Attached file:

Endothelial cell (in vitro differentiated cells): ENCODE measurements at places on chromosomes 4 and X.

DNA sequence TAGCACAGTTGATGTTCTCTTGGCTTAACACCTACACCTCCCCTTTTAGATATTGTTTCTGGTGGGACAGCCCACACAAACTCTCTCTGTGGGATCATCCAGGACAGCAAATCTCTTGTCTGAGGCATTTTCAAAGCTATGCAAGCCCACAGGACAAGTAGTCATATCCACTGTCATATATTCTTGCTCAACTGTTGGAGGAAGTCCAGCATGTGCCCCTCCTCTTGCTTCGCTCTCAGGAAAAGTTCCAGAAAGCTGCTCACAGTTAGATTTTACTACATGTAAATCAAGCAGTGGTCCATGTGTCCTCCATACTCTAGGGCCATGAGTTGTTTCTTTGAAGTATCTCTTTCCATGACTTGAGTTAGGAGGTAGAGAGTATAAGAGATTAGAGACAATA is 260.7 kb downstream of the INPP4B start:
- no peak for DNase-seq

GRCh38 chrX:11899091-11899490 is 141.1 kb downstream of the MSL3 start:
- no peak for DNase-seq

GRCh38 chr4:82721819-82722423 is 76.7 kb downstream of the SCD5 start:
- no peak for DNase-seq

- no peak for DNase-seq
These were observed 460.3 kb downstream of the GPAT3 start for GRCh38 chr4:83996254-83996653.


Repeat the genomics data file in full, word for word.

Endothelial cell (in vitro differentiated cells): ENCODE measurements at places on chromosomes 4 and X.

DNA sequence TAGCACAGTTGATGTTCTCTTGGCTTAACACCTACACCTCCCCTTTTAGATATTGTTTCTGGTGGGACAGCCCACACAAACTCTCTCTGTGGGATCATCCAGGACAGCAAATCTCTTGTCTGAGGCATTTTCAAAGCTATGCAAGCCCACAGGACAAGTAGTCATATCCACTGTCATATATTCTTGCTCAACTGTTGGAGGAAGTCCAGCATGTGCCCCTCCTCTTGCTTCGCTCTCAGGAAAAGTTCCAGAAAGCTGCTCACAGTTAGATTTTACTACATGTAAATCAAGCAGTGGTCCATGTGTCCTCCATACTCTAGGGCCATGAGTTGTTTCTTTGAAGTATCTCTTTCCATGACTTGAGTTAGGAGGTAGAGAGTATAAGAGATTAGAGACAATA is 260.7 kb downstream of the INPP4B start:
- no peak for DNase-seq

GRCh38 chrX:11899091-11899490 is 141.1 kb downstream of the MSL3 start:
- no peak for DNase-seq

GRCh38 chr4:82721819-82722423 is 76.7 kb downstream of the SCD5 start:
- no peak for DNase-seq

- no peak for DNase-seq
These were observed 460.3 kb downstream of the GPAT3 start for GRCh38 chr4:83996254-83996653.